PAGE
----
The Maxwell Land Grant, also known as the Beaubien-Miranda Land Grant, was a 1,714,765-acre Spanish grant that was the largest ever made in what would become the United States.
The large land grant included the entire western portion of Colfax County, New Mexico and the southern part of Las Animas County, Colorado. Two times larger than the State of Rhode Island, the area included the towns of Cimarron, Springer, Raton, and Elizabethtown in New Mexico, as well as Segundo and other towns in Colorado. The area is surrounding by breathtaking mountain views, beckoning valleys, streams teeming with fish and hillsides alive with game.
In the beginning, the land was the undisputed territory of the Apache and Ute Indians, and later the Comanche. In 1841, just five years before the US Army arrived, Charles Beaubien and Guadalupe Miranda of Taos, New Mexico applied to Governor Manuel Armijo for the grant, promising to encourage new settlers to come to the area and utilize its resources. Beaubien was a French-Canadian trapper who came to New Mexico in 1832, became a Mexican citizen, married a 16-year-old native girl, and opened a store in Taos. Miranda was a gentleman from Chihuahua, Mexico who had come to New Mexico on business and stayed; later he was appointed to several government positions including Governor Armijo’s departmental secretary.
The governor supported the grant thinking that Mexican settlers would fend off the encroaching foreigners from the United States, as well as hostile Indians. Two years later, another consideration was possibly revealed when Miranda and Beaubien conveyed a quarter interest in the grant to Governor Armijo. Another quarter was deeded to Taos merchant Charles Bent, in return for his promise to work on developing the grant. Whatever the reasons might have been, it took Armijo only three days after having received the grant application to approve it. In 1843, after Armijo received his quarter interest, he approved an additional adjacent grant to Beaubien’s son, Narciso, and son-in-law, Stephen Louis Lee.
Then along came Charles Lucien B. Maxwell, a fur trapper from Illinois, who was working as a guide in the area. His work often brought him to the Beaubien-Miranda ranch, where he met and married one of Beaubien’s six daughters – Luz who was only 15 at the time. After his marriage, Maxwell continued to lead a nomadic existence as a guide and, along with Kit Carson, led Colonel John C. Fremont across the desert to California in 1846.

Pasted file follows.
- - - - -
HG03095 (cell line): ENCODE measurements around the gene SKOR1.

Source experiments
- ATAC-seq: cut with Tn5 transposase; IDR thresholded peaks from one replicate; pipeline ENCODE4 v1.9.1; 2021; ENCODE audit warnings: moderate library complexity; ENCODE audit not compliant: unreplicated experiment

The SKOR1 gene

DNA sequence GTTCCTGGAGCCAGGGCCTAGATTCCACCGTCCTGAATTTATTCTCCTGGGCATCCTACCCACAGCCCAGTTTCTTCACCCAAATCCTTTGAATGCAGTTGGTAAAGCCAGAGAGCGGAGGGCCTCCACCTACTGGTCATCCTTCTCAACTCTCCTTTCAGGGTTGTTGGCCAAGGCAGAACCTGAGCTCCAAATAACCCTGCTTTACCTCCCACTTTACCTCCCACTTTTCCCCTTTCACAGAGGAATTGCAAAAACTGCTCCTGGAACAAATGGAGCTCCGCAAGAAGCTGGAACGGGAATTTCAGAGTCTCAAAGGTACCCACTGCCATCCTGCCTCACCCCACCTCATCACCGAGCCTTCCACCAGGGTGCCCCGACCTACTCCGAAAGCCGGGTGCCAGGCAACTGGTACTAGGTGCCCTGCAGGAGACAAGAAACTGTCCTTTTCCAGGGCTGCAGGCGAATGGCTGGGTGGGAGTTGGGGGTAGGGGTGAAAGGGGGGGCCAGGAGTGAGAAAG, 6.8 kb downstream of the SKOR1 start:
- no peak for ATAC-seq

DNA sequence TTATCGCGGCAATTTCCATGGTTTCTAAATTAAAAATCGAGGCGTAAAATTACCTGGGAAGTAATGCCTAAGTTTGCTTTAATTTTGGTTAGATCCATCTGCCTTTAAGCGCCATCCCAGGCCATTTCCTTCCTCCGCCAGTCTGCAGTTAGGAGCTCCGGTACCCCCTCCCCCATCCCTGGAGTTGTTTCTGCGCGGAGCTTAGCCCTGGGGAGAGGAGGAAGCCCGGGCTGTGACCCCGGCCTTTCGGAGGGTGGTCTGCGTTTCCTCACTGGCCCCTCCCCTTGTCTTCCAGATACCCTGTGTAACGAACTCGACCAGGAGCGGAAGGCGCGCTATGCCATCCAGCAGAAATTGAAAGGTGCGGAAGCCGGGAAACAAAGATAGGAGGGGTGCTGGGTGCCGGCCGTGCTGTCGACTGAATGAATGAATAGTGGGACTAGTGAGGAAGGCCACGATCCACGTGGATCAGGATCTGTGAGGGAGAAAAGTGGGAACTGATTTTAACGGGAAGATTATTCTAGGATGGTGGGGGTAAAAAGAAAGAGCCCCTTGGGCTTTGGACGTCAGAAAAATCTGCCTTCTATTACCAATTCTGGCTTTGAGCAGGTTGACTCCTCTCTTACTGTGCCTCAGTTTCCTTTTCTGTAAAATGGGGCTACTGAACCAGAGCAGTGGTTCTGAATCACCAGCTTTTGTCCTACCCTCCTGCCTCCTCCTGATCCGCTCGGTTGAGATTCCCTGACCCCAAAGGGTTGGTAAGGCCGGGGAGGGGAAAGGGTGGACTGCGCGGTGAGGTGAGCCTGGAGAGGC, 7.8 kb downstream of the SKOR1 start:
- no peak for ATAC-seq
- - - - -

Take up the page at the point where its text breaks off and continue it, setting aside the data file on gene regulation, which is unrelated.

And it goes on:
John Fremont reported in his journal that Maxwell saved the expedition when he bravely confronted a band of some 300 Arapaho warriors just as the shooting was about to start. “You’re a fool, God damn you!” Maxwell yelled at one of the attackers. “Don’t you know me?” It turned out the Indians were from a village where Maxwell had lived and traded a couple of years before. Instead of fighting the two sides shook hands. Maxwell knew the land and its fierce people and the tasks of courage and self-confidence.
In the same year, General Stephen Kearny led the US Army into the Mexican territory. Governor Armijo put in a brief appearance at the head of a ragtag militia defending Santa Fe but then fled in fear with Guadalupe Miranda to Chihuahua. After the invasion, New Mexico was incorporated as a territory but because of its isolation and the hostility of the Apache Indians, the area attracted few settlers. Unaffected by the US Army, Charles Beaubien stayed put, but his plans for developing the grant were ruined by the Taos Revolt in 1847 against the US invaders. He turned the management of the grant over to his son, Narciso. However, both Narciso and Beaubien’s son-in-law, Stephen Lee were killed in the Taos Revolt by a loose coalition of Indians and Mexican patriots. Also killed in the revolt was Charles Bent, who had been appointed by the US Army to be New Mexico’s civilian governor. Beaubien inherited his son’s interest in the other grant.
Finally, Lucien Maxwell settled down on the ranch and he and his wife eventually had four daughters and a son. Maxwell was said to have thought his son Peter was “worthless” because the boy did not share his interests and “wasted his time with worthless friends”. He favored his daughter Virginia, who he eventually named a small settlement after, but when she grew up and married someone that Maxwell didn’t approve of, he refused to even attend the wedding.